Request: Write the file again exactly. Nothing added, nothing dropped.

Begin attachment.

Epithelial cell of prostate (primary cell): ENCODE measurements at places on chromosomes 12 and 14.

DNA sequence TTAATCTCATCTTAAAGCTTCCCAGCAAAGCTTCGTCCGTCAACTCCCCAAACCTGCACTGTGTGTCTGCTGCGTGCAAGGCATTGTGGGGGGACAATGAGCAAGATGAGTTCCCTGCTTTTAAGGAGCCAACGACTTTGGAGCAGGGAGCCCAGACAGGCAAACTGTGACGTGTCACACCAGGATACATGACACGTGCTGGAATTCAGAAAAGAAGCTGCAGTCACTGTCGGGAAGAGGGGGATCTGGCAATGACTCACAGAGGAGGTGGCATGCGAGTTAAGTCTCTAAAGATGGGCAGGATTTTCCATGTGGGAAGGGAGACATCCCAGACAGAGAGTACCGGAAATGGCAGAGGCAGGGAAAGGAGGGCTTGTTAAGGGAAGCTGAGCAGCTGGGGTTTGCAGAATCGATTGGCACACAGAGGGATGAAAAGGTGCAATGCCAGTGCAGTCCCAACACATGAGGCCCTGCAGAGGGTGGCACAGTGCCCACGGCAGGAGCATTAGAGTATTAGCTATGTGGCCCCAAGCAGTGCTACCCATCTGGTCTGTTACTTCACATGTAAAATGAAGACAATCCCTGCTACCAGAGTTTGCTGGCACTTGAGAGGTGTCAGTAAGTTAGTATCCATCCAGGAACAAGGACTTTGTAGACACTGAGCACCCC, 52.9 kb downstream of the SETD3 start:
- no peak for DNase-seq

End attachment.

Epithelial cell of prostate (primary cell): ENCODE measurements at places on chromosomes 12 and 14.

DNA sequence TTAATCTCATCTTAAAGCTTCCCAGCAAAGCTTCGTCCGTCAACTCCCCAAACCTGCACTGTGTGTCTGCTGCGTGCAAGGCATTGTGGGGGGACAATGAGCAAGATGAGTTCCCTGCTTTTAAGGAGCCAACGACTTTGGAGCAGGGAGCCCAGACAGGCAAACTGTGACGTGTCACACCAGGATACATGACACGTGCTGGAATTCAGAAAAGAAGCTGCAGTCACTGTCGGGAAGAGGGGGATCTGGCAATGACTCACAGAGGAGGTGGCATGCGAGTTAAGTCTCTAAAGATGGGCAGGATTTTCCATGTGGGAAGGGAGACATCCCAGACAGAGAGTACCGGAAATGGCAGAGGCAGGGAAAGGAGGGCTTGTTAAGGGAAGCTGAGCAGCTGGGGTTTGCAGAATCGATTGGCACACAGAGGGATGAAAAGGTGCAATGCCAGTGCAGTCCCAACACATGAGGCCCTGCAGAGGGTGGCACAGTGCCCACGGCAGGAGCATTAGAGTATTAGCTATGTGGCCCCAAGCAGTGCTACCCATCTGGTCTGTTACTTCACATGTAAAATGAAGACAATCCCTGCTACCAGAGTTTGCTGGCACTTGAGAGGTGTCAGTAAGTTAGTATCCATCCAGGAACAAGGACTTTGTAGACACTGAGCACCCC, 52.9 kb downstream of the SETD3 start:
- no peak for DNase-seq